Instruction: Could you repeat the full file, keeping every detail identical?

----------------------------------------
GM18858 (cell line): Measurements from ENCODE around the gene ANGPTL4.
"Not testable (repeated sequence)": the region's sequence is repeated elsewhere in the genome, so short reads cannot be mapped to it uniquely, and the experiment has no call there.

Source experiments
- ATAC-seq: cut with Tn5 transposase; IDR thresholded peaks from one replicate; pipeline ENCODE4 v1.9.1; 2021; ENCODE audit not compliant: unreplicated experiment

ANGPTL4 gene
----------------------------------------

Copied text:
GM18858 (cell line): Measurements from ENCODE around the gene ANGPTL4.
"Not testable (repeated sequence)": the region's sequence is repeated elsewhere in the genome, so short reads cannot be mapped to it uniquely, and the experiment has no call there.

Source experiments
- ATAC-seq: cut with Tn5 transposase; IDR thresholded peaks from one replicate; pipeline ENCODE4 v1.9.1; 2021; ENCODE audit not compliant: unreplicated experiment

ANGPTL4 gene